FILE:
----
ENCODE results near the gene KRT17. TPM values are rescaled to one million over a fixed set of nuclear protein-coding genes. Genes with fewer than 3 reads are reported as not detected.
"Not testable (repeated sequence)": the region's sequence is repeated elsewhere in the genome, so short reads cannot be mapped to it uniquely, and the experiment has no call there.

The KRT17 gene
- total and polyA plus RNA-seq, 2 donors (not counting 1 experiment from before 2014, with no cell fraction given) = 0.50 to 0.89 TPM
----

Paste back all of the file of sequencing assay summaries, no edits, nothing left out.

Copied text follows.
ENCODE results near the gene KRT17. TPM values are rescaled to one million over a fixed set of nuclear protein-coding genes. Genes with fewer than 3 reads are reported as not detected.
"Not testable (repeated sequence)": the region's sequence is repeated elsewhere in the genome, so short reads cannot be mapped to it uniquely, and the experiment has no call there.

The KRT17 gene
- total and polyA plus RNA-seq, 2 donors (not counting 1 experiment from before 2014, with no cell fraction given) = 0.50 to 0.89 TPM